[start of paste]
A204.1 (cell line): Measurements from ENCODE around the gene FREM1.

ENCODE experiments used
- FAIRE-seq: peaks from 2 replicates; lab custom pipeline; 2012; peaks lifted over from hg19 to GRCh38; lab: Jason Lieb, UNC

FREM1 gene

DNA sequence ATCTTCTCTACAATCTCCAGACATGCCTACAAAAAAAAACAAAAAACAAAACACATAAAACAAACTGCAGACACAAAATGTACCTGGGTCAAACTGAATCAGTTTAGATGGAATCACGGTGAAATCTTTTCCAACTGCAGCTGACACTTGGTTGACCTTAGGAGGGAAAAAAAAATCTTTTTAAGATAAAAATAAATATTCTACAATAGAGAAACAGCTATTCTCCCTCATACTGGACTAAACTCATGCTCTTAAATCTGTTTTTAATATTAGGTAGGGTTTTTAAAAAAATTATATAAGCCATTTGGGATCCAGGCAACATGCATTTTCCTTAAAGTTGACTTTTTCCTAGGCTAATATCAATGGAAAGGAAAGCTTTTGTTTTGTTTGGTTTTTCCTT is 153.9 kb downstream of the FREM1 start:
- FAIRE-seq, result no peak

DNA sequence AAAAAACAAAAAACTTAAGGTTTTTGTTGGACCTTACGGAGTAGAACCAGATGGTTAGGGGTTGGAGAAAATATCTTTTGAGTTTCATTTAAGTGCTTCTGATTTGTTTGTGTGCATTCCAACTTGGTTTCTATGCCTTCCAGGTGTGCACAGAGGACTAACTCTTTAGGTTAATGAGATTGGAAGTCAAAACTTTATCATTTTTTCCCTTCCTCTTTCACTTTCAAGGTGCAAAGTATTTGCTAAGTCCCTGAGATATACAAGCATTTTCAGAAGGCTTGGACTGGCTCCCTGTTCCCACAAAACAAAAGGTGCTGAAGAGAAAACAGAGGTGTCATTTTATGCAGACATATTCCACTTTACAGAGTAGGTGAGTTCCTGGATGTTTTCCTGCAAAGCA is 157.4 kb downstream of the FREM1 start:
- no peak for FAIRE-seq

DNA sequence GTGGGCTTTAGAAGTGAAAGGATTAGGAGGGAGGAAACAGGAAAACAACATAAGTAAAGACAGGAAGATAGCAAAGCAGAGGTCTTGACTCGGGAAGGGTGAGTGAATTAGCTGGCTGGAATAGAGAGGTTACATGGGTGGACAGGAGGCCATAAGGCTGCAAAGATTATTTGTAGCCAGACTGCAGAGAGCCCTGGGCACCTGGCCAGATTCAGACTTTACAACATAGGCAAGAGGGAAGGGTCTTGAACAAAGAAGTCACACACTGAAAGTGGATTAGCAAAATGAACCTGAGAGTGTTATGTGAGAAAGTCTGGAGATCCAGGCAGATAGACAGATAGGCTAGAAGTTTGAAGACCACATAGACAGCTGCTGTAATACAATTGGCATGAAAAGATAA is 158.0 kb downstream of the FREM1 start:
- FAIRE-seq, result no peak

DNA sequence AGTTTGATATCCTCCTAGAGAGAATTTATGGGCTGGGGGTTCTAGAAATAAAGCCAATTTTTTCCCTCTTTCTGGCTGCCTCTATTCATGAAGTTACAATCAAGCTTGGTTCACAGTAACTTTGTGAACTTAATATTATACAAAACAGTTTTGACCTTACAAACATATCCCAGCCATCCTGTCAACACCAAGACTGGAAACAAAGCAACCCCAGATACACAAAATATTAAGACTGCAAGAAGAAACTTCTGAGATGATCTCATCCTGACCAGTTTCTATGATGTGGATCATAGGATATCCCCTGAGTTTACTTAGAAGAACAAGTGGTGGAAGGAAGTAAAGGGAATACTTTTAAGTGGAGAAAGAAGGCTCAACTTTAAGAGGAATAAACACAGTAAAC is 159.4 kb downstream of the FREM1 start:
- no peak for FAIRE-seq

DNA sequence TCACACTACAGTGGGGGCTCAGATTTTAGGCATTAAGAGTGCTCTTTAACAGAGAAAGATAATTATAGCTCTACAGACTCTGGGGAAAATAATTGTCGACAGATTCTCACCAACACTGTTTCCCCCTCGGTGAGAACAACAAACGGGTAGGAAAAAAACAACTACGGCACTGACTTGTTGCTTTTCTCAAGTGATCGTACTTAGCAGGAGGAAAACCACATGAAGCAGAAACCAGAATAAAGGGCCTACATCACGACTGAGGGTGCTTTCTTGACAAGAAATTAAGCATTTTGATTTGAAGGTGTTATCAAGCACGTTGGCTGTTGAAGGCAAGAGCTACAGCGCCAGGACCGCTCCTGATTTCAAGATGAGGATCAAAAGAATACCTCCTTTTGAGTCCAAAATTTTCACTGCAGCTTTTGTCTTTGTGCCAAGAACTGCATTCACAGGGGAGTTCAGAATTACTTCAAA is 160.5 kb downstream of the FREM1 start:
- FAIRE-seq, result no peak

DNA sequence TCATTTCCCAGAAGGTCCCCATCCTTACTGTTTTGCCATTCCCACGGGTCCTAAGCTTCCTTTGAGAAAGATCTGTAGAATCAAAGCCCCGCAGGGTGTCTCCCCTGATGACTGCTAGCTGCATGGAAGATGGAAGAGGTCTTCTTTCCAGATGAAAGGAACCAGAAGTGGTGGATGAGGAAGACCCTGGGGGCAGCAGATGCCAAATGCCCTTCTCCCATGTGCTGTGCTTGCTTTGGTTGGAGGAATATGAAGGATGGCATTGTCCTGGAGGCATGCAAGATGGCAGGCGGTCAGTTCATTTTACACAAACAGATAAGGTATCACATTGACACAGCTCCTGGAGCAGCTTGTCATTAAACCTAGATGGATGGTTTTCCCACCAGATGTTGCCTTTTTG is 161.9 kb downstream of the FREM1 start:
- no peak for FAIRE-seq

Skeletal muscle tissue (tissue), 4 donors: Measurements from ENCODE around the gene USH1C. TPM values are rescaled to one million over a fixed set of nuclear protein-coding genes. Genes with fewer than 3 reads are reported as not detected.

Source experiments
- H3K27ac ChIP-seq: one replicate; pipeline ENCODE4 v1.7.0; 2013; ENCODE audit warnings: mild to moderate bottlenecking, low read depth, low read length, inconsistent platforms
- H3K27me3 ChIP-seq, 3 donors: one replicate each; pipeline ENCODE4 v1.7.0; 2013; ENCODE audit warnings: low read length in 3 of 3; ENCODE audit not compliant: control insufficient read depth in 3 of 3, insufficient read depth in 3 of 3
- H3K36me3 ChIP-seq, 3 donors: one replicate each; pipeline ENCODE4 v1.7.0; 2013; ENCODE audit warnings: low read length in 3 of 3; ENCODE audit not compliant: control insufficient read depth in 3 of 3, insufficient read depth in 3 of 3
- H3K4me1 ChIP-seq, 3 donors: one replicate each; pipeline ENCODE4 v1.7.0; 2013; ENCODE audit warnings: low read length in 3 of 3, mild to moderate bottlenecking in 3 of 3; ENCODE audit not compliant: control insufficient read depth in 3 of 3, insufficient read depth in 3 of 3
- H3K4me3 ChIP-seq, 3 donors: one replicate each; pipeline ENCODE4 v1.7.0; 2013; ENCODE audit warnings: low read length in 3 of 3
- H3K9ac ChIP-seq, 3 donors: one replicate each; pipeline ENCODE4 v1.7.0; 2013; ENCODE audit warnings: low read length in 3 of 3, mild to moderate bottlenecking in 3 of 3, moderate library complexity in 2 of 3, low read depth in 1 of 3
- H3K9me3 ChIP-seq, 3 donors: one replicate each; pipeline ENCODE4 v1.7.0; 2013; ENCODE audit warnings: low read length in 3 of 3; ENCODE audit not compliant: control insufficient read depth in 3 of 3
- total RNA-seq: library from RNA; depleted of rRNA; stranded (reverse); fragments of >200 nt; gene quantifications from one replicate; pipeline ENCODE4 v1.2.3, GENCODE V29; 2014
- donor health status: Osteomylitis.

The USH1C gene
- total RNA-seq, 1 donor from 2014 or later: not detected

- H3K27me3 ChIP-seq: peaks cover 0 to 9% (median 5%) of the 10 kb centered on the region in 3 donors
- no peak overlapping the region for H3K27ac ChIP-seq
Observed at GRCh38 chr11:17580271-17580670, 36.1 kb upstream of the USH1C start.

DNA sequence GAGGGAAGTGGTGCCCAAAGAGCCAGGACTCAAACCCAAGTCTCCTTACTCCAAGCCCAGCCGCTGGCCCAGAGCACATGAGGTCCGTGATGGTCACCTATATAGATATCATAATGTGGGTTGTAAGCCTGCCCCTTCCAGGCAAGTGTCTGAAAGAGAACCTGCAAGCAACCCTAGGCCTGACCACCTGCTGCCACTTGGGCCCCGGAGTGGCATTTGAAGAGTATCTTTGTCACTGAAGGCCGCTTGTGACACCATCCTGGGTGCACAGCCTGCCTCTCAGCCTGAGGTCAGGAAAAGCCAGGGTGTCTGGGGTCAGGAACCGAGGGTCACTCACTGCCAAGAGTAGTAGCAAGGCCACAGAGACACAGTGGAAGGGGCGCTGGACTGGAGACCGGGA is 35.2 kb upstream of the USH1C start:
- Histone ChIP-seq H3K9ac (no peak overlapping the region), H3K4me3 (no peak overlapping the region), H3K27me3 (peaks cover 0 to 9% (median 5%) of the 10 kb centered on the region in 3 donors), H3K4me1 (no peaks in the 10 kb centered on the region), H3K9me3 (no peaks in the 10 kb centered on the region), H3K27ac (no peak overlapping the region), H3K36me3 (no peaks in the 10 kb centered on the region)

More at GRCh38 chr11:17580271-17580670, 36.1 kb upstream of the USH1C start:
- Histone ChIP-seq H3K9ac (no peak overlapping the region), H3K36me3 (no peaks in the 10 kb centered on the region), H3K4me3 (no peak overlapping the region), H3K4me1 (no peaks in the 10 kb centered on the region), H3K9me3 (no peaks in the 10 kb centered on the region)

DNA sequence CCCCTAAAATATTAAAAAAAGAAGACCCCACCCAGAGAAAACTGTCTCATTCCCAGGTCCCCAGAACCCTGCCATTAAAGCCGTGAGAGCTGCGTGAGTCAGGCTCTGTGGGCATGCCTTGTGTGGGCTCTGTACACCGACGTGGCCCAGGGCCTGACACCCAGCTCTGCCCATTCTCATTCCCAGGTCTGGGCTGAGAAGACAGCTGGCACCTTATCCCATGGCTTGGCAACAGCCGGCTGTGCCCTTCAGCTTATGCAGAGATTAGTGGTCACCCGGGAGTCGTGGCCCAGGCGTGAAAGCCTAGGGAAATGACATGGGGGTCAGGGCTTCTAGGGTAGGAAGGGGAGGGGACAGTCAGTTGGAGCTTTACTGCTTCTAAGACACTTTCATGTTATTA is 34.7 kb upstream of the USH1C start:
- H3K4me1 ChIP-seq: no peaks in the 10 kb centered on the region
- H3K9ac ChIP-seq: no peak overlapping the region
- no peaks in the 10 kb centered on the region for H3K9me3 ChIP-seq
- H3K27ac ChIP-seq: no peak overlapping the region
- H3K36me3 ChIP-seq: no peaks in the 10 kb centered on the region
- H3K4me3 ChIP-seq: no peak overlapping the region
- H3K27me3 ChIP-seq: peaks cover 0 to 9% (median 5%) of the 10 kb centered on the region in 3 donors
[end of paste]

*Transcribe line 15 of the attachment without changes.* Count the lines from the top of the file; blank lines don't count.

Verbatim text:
DNA sequence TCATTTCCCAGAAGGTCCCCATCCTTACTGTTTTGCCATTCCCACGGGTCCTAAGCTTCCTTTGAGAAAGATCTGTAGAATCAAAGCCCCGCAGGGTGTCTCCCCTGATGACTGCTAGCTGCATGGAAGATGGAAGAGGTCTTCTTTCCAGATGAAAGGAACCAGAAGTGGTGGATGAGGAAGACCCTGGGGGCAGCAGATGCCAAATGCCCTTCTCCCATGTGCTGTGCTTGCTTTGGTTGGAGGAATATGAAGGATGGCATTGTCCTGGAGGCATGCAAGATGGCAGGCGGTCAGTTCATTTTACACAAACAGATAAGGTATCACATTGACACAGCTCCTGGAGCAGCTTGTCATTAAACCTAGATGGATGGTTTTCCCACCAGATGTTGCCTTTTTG is 161.9 kb downstream of the FREM1 start: